With a spring in their step and a song in their heart, elated school children walk along a vibrant walkway and cross over the new zebra crossing to reach their school. Thanks to the efforts of the Chennai Traffic Police, Greater Chennai Corporation, civic action groups Thiruveedhi Amman Koil Street Residents Association (TAKSRA) and Karam Korpom, Chennai High School (Mandaveli), and ITDP India Programme, Sringeri Mutt Road in Chennai has been given a fresh lease of life.The quick tactical urbanism intervention, using temporary measures such as paints and traffic cones, has helped reclaim the street for pedestrians, especially the children who use this street to access the seven schools in the neighbourhood, providing them with a safe and lively walking experience.
The menace that was
The school authorities further shared that a majority of the students walk to school. However, the adjoining footpath is uneven and dotted with obstructions that force pedestrians to spill over onto the road and into the swarm of motorists, putting them at even further risk.
Even the residents echoed much of the same concerns regarding safety. With abandoned vehicles and unauthorised parking lining the stretch along the canal, the dead space had become a breeding hub for anti-social activities. A survey among the street users, conducted by the ITDP India Programme, indicated that two out of three users felt unsafe to walk down the Sringeri Mutt Road after sunset.
Tired of living in the fear of using their own street, resident associations came forward to kindle a new approach to driving change.
The transformation brought about by TAKSRA along with ‘Karam Korpom – Stop Abusing Public Spaces’, a group that reclaims public spaces through art, displays the power of community-driven initiatives. Their work has inspired neighbouring groups and other communities in Chennai to take up the mantle for reclaiming their streets. The makeover of Sringeri Mutt Road is yet another instance of residents rolling up their sleeves to revive a desolate area into a vibrant community space.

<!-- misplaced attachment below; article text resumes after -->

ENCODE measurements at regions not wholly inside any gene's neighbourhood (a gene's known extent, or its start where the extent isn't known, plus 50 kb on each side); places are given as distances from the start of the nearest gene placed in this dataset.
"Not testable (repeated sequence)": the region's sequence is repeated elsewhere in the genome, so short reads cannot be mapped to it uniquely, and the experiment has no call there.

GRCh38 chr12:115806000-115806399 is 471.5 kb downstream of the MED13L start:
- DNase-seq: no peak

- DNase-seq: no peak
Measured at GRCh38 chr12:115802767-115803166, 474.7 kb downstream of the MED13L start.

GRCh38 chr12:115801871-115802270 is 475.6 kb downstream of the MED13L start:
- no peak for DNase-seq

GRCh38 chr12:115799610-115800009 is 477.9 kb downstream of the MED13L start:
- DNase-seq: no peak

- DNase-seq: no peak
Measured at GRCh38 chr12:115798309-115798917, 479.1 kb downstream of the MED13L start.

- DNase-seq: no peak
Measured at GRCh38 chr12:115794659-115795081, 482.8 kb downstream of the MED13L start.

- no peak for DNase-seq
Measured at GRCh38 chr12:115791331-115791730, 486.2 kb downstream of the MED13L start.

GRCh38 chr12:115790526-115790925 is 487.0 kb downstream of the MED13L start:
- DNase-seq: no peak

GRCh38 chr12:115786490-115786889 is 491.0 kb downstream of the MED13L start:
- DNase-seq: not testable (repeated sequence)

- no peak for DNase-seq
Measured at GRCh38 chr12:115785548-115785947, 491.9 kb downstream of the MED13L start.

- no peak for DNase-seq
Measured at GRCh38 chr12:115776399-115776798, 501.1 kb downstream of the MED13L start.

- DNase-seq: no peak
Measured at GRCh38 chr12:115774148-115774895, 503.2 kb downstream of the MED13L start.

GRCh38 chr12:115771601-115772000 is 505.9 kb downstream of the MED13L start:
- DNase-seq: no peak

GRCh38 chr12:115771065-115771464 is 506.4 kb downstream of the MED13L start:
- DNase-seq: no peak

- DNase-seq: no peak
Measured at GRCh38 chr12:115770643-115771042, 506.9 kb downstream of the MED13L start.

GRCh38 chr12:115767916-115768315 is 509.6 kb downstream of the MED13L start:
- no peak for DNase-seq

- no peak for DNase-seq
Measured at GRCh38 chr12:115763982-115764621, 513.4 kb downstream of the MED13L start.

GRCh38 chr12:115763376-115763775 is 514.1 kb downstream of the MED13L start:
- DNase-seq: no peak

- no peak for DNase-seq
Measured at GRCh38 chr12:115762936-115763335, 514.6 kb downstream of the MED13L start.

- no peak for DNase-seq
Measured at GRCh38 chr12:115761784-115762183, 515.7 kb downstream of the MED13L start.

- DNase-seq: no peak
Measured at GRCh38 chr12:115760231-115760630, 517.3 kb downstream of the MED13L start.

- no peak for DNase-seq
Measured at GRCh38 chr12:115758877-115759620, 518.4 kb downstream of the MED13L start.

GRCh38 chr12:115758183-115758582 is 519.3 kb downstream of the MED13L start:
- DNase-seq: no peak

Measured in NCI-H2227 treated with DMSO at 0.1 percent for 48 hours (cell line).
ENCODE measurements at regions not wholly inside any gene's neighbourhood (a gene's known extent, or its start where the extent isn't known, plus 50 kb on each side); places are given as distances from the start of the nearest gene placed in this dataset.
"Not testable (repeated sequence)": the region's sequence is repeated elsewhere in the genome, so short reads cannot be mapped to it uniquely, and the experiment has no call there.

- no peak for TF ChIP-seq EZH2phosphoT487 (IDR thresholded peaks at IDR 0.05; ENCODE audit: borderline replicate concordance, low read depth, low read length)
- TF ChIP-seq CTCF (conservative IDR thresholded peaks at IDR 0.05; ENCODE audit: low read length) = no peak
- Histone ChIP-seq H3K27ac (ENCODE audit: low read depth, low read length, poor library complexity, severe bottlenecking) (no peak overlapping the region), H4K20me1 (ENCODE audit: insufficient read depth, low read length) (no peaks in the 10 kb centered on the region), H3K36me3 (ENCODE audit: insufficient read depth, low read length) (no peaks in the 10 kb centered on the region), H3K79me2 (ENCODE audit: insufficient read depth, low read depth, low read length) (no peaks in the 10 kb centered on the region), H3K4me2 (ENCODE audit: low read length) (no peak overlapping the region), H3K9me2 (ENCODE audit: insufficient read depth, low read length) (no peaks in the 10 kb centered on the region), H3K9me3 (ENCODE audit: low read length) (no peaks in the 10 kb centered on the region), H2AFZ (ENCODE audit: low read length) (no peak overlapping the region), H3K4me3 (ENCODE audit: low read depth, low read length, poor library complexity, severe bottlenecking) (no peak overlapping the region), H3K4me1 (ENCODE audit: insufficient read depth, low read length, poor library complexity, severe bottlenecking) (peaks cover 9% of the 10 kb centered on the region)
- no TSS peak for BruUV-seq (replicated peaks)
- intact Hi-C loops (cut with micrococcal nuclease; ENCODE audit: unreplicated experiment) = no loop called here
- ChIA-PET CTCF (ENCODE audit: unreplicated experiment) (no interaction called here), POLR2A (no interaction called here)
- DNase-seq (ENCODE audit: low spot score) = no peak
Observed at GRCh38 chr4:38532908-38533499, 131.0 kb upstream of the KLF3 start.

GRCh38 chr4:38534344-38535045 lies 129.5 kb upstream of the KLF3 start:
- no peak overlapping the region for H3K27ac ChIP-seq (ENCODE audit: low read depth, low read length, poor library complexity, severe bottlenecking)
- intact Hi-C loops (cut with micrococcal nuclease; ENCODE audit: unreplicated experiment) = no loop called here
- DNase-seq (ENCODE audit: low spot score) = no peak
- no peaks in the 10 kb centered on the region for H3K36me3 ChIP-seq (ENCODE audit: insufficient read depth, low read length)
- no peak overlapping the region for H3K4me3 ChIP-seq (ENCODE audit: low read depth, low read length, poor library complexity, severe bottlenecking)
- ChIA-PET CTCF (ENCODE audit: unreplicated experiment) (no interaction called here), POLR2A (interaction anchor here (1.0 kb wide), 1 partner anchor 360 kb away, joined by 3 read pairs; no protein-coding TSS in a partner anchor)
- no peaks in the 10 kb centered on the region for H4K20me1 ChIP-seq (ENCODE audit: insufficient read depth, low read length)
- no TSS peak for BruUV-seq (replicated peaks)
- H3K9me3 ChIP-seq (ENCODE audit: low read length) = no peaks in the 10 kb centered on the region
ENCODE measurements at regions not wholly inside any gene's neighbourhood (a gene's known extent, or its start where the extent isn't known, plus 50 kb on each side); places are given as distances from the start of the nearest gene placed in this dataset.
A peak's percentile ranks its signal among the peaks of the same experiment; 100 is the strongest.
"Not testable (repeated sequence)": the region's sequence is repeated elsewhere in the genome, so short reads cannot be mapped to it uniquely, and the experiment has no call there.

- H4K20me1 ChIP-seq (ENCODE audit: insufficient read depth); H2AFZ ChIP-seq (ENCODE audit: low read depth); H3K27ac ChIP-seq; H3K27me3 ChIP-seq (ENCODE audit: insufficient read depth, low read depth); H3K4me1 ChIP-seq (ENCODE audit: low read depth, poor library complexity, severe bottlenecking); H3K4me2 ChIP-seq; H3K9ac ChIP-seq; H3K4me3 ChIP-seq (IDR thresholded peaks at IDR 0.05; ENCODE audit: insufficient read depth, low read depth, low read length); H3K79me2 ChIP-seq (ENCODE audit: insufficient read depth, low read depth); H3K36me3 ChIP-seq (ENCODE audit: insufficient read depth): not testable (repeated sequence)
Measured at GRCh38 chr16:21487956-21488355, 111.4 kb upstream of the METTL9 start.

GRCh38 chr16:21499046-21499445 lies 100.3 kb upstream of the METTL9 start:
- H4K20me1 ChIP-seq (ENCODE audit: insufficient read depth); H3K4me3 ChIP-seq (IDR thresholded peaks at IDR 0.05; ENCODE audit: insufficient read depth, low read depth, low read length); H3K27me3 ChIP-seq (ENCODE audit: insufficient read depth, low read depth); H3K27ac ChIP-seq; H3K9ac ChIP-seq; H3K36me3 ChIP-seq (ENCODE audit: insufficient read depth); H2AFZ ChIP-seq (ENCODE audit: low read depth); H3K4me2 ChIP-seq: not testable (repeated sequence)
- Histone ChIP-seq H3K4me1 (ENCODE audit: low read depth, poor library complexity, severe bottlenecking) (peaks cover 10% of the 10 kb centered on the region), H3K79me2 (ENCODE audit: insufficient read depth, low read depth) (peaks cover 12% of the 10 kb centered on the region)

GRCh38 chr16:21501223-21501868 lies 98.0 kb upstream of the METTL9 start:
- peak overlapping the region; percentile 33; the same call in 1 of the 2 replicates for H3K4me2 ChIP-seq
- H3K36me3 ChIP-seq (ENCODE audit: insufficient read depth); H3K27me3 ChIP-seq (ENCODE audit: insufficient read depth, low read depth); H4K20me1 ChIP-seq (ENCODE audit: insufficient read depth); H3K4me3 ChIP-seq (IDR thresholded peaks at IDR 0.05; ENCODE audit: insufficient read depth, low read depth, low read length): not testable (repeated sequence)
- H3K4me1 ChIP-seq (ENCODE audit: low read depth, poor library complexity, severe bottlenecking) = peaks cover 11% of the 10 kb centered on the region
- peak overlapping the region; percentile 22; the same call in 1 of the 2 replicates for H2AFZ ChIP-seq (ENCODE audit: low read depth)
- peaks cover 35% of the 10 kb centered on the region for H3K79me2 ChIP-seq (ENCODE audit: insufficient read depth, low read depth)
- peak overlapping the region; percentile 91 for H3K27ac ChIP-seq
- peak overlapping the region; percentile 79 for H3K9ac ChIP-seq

Turning over a new leaf
In the first step towards Sringeri Mutt Road’s makeover, abandoned vehicles were towed off by the Chennai Traffic Police. To liven the dead space, the walls on both sides were given a fresh coat of paint. Following which, students, volunteers, and even excited traffic officials were given paint cans and brushes to let their imaginations run wild on these blank canvases. Next, a quick, impromptu tactical urbanism intervention was conducted.
Within a matter of days, the stretch that once instilled fear was transformed into a safe and colourful walkway. Post-intervention surveys show that over 90% of the users now feel safer in using the street.
Tamil Nadu has constantly hit the headlines for the dubious distinction of leading the country’s road fatality figures. In 2017 itself, the state recorded an abhorrent 3,500 pedestrian deaths in traffic accidents. The traffic police, therefore, is resolute in taking steps towards improving road safety for all users – most importantly, children. Measures like tactical urbanism interventions are significant in helping the cause and hence, public support for such movements are imperative for scaling this up successfully to more areas.
The case of the Sringeri Mutt Road makeover is an encouraging example of citizens shaping their public spaces and doing their bit to make streets safer. These small-scale initiatives feed into the ongoing work of creating a city-wide network of streets that facilitate safe walking and cycling for all. With over 1,500 anganwadis in the city, the Chennai Corporation envisions to improve the mobility to all anganwadis and schools, thereby making a leap towards child-friendly cities.
Let’s hope that the transformation witnessed along Sringeri Mutt Road sets the ball rolling for more community-driven initiatives. Such quick, low-cost, and scalable interventions are bound to catalyze long-term changes across the city.
Written by: Aishwarya Soni; A V Venugopal
Edited by: Nashwa Naushad; Rohit James
Video Credits : Santhosh Loganaathan, Aishwarya Soni and TD Achuthan